Pulling together after a divisive campaign (5×8 – 11/1/10)

Can we reunite after the election, Moorhead’s cost of Home Makeover, Alice’s message, cruising Lake of the Woods, the day in science.


It’s Monday and that’s Monday Morning Rouser time. Bow your heads and play:

1) PULLING TOGETHER

James Fallows wrote an interesting piece about Jon Stewart yesterday that compared him to Mark Twain. He says it started with this clip, which I’d never seen before. It was the first Daily Show after 9/11.

Watch the entire thing. I can’t tell you why I think it’s important to go back and relive the first few days after 9/11. I just have this nagging voice that says over the next 24 -36 hours, it will be.

After the election is over, and some of your pols have won and some have not, what’s your plan for pulling together?

Postscript: Stewart’s Saturday rally focused attention on the media. Follow-up articles pit media watchdogs Jeff Jarvis against David Carr.

2) ALICE

Producers of a documentary on the oldest Holocaust survivor this month turned to social networking to try to raise funds for their film. They’ve released the trailer:

Here’s the Facebook page for Alice Herz Sommer. As the campaigns wind down, she brings an appropriate message: “Hatred brings hatred.”

(H/T: Steve North)

3) “MOVE THAT BUDGET!”

What happens when Extreme Makeover Home Edition comes to town? It costs the city a small fortune, the Fargo Forum reports. The ABC series builds homes in a week for deserving individuals, but when it built a home in Moorhead recently, the city got nicked for part of the tab.

Police officers, firefighters and street department workers put in 551 overtime hours associated with the production and were paid $17,464 in overtime wages by the city.

Moorhead also provided the project with about 550 yards of sand worth $1,650 and about 150 yards of black dirt valued at $1,500.

4) CRUISING THE NORTHLAND

The spouses of two MPR colleagues tried their luck in the Lake of the Woods International Sailing Association Regatta. One of them happens to write for the New York Times. There are no secrets of lost dignity when you hang out with someone who writes for the New York Times.


By the time we reached the mouth of Pine Portage Bay, near the north shore, and headed into the main lake, the racing boats were almost out of sight. Bobbing there in the water, I experienced the helpless, hapless feeling one has when he leaves for a hectic day of work before sunrise, knowing full well that he won’t return home until his family is long asleep. We raised the genoa — a headsail for light winds that hangs in front of the mast. And it drooped there, flaccid.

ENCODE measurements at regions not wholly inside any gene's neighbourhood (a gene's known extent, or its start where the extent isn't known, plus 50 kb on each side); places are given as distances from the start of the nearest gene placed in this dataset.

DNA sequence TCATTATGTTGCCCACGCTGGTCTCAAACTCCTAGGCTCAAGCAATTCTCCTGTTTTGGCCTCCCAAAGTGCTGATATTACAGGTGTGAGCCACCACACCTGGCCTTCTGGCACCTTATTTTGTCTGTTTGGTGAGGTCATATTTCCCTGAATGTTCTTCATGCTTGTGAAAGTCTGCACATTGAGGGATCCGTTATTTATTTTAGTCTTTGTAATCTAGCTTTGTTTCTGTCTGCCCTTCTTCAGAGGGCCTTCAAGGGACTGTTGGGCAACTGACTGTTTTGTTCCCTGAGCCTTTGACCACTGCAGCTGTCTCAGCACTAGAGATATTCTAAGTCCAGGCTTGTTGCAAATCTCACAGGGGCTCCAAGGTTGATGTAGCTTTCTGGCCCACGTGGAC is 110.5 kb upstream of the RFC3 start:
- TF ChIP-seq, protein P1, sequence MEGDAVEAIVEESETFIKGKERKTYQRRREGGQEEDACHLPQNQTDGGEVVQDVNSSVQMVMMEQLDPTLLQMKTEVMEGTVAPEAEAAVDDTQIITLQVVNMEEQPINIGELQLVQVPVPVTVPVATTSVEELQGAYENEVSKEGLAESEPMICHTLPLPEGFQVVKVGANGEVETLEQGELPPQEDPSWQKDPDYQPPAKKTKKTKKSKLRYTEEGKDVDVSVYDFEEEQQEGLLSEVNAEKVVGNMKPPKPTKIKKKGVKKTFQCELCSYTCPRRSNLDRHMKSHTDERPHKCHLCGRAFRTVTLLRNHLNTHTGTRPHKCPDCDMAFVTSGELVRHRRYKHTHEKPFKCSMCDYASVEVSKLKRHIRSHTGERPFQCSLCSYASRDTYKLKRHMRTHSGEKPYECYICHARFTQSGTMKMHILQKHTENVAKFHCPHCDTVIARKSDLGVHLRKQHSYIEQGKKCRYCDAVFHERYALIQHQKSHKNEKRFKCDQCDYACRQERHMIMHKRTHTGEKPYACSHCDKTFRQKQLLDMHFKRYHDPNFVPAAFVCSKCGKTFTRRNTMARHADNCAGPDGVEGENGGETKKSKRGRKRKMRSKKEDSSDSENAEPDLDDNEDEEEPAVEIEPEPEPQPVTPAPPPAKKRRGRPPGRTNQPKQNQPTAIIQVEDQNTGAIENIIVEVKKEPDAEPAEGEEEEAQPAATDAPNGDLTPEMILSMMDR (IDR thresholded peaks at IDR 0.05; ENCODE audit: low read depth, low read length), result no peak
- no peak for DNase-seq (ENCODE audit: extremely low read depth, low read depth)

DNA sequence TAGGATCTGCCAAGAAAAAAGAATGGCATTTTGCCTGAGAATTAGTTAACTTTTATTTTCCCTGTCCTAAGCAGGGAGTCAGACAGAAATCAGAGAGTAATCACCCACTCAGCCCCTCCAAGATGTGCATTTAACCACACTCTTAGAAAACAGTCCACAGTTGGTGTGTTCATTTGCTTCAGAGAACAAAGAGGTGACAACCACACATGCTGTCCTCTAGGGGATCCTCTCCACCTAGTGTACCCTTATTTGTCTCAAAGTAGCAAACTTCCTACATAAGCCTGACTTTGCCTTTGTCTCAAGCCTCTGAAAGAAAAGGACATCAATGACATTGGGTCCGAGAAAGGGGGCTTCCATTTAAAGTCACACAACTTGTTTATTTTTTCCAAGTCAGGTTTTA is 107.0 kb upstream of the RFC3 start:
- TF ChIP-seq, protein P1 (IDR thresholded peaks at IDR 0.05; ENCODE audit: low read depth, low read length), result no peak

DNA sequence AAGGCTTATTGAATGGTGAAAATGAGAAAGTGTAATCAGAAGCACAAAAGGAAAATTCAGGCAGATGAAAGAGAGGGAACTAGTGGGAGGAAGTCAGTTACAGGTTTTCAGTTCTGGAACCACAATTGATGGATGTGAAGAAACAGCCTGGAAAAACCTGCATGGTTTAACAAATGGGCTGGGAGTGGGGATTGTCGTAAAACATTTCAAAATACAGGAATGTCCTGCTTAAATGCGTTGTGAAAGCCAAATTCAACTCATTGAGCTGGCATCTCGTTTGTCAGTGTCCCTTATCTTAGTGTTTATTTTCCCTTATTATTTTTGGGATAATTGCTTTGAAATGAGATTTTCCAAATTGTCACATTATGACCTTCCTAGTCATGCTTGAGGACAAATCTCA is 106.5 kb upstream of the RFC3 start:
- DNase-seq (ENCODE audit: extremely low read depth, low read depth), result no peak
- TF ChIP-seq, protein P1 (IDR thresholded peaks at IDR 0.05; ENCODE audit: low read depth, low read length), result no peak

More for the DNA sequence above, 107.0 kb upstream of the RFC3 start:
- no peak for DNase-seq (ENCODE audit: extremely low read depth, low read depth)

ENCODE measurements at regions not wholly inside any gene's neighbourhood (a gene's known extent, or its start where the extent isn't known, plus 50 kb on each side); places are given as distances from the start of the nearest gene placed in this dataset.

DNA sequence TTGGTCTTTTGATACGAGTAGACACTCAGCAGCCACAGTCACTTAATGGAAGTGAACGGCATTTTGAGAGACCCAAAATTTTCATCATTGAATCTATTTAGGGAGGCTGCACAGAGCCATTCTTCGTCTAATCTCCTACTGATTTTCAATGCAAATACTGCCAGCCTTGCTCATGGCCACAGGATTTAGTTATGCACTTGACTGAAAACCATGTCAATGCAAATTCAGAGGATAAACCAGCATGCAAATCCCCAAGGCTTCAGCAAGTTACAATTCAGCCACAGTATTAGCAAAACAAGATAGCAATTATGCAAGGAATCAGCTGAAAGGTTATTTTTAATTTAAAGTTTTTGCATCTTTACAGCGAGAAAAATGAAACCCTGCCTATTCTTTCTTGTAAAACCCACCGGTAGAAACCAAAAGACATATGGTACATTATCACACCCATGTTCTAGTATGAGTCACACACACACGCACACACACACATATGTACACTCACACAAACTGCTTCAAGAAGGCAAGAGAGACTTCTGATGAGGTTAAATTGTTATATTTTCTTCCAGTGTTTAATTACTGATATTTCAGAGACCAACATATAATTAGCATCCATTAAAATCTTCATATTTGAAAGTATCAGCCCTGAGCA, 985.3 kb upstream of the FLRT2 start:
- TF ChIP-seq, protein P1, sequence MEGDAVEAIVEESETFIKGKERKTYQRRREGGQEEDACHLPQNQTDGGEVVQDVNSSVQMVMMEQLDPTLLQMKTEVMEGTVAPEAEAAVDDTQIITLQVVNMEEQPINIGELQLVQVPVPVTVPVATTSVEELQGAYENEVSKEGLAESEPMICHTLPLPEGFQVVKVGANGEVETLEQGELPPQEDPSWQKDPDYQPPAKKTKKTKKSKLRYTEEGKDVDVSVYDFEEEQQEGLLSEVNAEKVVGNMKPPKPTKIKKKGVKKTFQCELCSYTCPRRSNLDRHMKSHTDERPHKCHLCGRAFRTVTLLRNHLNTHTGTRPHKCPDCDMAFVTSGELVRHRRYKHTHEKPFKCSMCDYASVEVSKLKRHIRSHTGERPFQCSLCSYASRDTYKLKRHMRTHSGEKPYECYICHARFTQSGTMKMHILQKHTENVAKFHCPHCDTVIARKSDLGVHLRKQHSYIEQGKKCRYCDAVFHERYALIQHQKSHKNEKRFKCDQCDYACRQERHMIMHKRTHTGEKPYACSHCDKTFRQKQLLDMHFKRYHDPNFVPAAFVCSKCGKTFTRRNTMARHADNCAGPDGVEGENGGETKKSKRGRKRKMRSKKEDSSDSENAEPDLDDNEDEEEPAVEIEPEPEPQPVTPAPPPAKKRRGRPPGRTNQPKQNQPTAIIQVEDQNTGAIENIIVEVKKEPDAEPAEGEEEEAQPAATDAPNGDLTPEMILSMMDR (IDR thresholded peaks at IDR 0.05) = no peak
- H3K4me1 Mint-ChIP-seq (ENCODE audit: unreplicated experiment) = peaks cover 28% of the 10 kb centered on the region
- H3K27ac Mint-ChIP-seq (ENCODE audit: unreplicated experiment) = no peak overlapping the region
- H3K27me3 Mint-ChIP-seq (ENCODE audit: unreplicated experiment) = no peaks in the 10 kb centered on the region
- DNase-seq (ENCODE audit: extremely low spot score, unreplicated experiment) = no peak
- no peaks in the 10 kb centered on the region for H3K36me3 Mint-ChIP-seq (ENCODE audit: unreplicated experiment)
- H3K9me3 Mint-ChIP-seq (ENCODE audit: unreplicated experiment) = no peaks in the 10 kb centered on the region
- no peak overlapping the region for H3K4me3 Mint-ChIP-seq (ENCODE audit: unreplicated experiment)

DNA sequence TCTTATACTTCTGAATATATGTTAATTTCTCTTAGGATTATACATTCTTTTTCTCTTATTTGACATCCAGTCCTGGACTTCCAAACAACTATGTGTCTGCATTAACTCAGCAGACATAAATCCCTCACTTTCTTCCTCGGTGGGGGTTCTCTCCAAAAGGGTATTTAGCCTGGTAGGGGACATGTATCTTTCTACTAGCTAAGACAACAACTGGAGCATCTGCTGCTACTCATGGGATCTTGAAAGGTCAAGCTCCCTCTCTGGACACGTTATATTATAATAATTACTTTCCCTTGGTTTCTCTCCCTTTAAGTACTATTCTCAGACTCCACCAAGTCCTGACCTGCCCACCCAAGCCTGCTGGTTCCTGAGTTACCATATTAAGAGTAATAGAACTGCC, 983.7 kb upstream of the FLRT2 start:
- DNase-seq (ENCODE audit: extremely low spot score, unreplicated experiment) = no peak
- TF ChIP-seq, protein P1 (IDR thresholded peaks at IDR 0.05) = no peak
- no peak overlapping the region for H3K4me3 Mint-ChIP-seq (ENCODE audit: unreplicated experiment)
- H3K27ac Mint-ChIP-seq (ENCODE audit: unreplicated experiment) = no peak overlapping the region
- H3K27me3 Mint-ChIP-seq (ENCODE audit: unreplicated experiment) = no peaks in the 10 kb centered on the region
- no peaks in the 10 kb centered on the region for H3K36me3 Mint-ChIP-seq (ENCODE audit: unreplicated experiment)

5) THE DAY IN SCIENCE

Extroverts are hurt more by lack of sleep than introverts, new research from the U.S. Army says.

More science: Alcohol is more lethal than heroin or cocaine.

Bonus: NPR’s “first listen” series has just posted Bruce Springsteen’s “The Promise.”

The Promise, subtitled The Lost Sessions: Darkness on the Edge of Town, is not the usual odds-and-ends reissue package. In 1975, after Born to Run made him a megastar, Bruce Springsteen found himself in a lawsuit with his then-manager, which blocked the singer from making a follow-up for nearly two years until the suit was settled. While lawyers bickered, Springsteen toured and wrote prolifically. And the album that began taking shape in the months after Born to Run ultimately became — some 70+ songs later — a very different album: 1978′s fierce Darkness on the Edge of Town. As Springsteen himself reflected, “It’s a reckoning with the adult world … with a life of limitations and compromises.”

This week: Jordan Burnham comes to Duluth to speak on a topic he knows something about: trying to kill himself, even though he had everything to live for.

He’ll present his story tomorrow at the College of St. Scholastica in Duluth.

TODAY’S QUESTION

Each Monday leading up to Election Day, we’ve asked a question related to the race for Minnesota governor. Today’s Question: What are the three best reasons to support your candidate?

WHAT WE’RE DOING

Midmorning (9-11 a.m.) – First hour: The Pew Research Center just came out with its final pre-election voter poll. Political strategists discuss the poll’s accuracy, and whether or not this year reflects a sea change in American public opinion.

Second hour: What midterm elections can mean for a president.

Midday (11 a.m. – 1 p.m.) – First hour: Washington University political scientist Steven Smith on the key elections around the country.

Second hour: Rebroadcast of yesterday’s gubernatorial debate.

Talk of the Nation (1-3 p.m.) – First hour: TBA

Second hour: TBA

All Things Considered (3-6:30 p.m.) - The fight over landmark environmental legislation. On the ballot in California, proposition 23 would suspend the state’s global warming law. Support is funded largely by a couple of Texas oil companies.

  • derek

    I hadn’t ever seen that John Stewart footage before.

    Thank you.

  • Justin

    That was some pretty powerful stuff. It makes me happy to be an American, knowing that in this great country, someone who is a “comedian” can be a voice of reason in what has become an insane world. I tend to avoid the news with great fervor, save for MPR and Jon Stewart/Stephen Colbert.

    Thanks, Bob, for bringing some sanity into the craziness around us.

  • Noelle

    I hadn’t seen that footage before either…all I can say is wow. Seeing someone like John Stewart crying is making me have to fight HARD to not start bawling at my desk.

    Thanks so much for sharing. That’s a powerful reminder of what this country’s all about, admidst all the campaign madness from the past few months.

  • cara

    Wow. I watched all 3 videos; the least of which was Jon Stewart’s. The other two, on Alice Herz Sommers and Jordan Burnham absolutely blew me away. Thanks much Bob.